Monday, 6 August 2012

Ant Plague

Monday August 6
We survived a plague of flying ants in our bedroom last night - by slapping them with a flip flop for a long time before it felt safe enough to go to bed. They seemed to be dropping from a cavity free ceiling.....I sprayed repellant on the mattress behind our beds, that put the b.....s off.
To-night, the same thing happened over dinner, we had to make a dash for the office. Huge clouds of ants formed below each light and then fell on us when the fan was turned on. Memo. Don't turn the fans on !!
The staff seemed bemused by it all. Obviously not a regular occurrence. After a lovely day, we are now sweltering in the dark hole office so, I will leave the account to another occasion. If our bedroom is pest free, I will write to-day's happenings on Word and transfer it to-morrow. Meanwhile Pam is watching a gekko eating up the ants that entered the room with us.
Well, our room is relatively bug free to-night – apart from the splats on the wall, evidence of last night’s invasion.  Double whammy, I mimed fly spray to the night watchman so we are armed, Pam’s sprayed around the door too. It didn’t make for a restful night, I only had about three hours sleep before to-day’s long day, a 45 minute drive to El Chiru and its immense paddy fields, before lunch at a beach house in Playa Santa Clara. I napped most of the way to the first stop, after a 5.30 a.m. breakfast.
Our first walk was along a long, straight road lined with trees where we added Crested Bobwhite Quail, Brown-throated Parakeets, Blue Ground-dove and Pale-eyed Pygmy-tyrant, amongst others.

 Brown-throated Parakeet
After obtaining permission from the boss, we spent the next 3-4 hours driving through and round a massive paddyfield complex with some walking. A plethora of birds too, our idea of bliss, under a cloudless sky for a change. Such a huge area, the paddies in various stages of use. Herons, Egrets Ibis and Wood Stork in some, migrant waders in the wet, muddy harvested stretches.The latter included Solitary, Pectoral Semi-palmated, Least and Spotted Sandpipers. A juvenile Green Heron posed nearby, whilst a few Black-winged Stilts picked their way along as though wearing high heels. Lovely. 

 Juvenile Green Heron - shame about the background!
A Southern Lapwing obliged too (all photos to be added later at home, internet too slow to download my daily newspaper – but I’m getting Olympics results on the Sky Sports app. on my IPad).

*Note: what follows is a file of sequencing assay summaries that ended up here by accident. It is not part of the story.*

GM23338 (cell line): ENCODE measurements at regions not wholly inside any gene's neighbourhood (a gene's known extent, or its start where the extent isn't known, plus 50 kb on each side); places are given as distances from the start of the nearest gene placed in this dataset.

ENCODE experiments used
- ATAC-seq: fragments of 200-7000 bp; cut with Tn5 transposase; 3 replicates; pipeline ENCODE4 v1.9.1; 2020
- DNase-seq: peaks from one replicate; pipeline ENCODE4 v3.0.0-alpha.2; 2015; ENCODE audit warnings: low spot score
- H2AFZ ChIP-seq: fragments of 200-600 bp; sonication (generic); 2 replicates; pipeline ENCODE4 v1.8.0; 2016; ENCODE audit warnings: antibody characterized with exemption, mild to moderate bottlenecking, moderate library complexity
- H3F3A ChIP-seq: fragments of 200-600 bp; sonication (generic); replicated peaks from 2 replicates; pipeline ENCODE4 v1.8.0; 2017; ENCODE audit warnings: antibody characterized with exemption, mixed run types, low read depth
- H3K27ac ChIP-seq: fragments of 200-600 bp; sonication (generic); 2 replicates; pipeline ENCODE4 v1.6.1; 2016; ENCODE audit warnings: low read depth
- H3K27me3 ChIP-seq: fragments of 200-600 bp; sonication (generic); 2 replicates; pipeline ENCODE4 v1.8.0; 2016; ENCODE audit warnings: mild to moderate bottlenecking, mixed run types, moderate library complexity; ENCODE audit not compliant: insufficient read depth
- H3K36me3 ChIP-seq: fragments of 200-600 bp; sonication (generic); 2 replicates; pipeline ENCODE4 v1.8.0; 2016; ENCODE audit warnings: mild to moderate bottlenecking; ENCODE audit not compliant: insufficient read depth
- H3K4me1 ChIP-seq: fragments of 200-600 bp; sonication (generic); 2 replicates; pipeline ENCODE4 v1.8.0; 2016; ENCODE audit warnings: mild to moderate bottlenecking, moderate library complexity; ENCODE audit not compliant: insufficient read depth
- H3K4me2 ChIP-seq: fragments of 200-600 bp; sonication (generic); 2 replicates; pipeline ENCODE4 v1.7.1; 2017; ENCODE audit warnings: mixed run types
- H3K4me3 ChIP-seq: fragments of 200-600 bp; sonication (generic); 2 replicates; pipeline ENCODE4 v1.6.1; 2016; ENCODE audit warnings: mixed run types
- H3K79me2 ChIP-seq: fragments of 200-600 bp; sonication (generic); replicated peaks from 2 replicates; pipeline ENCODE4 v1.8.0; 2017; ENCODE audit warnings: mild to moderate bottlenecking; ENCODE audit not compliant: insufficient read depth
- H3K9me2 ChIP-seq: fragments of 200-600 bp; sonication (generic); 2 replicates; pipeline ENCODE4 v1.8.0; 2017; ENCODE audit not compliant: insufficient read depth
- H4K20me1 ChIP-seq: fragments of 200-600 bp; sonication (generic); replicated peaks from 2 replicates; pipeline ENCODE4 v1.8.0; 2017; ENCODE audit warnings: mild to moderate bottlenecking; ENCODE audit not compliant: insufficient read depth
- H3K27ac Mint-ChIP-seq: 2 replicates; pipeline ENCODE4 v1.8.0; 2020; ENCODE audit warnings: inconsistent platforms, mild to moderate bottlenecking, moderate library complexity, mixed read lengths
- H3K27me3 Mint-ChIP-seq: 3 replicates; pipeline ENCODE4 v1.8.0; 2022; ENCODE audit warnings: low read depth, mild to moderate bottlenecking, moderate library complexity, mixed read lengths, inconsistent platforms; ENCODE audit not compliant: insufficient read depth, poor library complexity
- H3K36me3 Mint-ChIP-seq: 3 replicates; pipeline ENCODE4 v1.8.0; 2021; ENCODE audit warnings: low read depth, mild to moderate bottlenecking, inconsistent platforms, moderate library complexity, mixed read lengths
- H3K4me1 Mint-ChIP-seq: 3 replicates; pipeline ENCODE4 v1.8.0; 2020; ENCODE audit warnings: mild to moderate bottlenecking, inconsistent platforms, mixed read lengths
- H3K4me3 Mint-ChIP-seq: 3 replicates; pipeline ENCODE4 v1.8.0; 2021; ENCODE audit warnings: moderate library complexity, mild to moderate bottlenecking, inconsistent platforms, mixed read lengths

Southern Lapwing
The usual posse of Vultures was joined by Yellow-headed Caracara and some Lesser Yellow-headed Vultures. An Aplomado Falcon was too distant to photo.

Yellow-headed Caracara  - O Sole Mio
As we crossed a small stream, a Spectacled Caiman head showed in the shade of a bush.

Some excellent Hummers to-day too including the near endemic Veraguan Mango - recently found in Costa Rica too. I really wanted to see that.

Veraguan Mango - distant and much enlarged BUT a near endemic.
After a stroll in the increasingly oppressive heat, looking for the Hummers etc, we drove to a rather nice Beach House at Santa Clara, part of the Juan Hombron Beach. The house belongs to the founder of the Canopy Family, Raoul. 

Pam and I sat on the back decking enjoying the view of a milky, but bright blue, sea dotted with a few fishing boats, one of which was festooned with Brown Pelicans. The awesome and beautifully streamlined Magnificent Frigatebirds cruised endlessly overhead, Turkey Vultures joined the display – and Eliecer and Fernando prepared our lunch in the kitchen.

Magnificent Frigatebird - one of many I took. How to choose?
Turkey Vulture overhead. I kept my mouth closed and my fingers crossed.

After a blissful hour and a half, time for some more hot-wandering along scrubby lanes in search of small birds, we stroll whilst Eliecer whistles his heart out in search of birds for us.

Fork-tailed Flycatcher
 It was slow going but we saw some good ones including Whooping Motmot.
In at 6, list at 6.30 and then our exclusive dining a deux before the dash to the office.
Two half days to-morrow, our last sessions before starting our way home on Wednesday. That means that we get a 3 hour break in the middle of the day. Phew.

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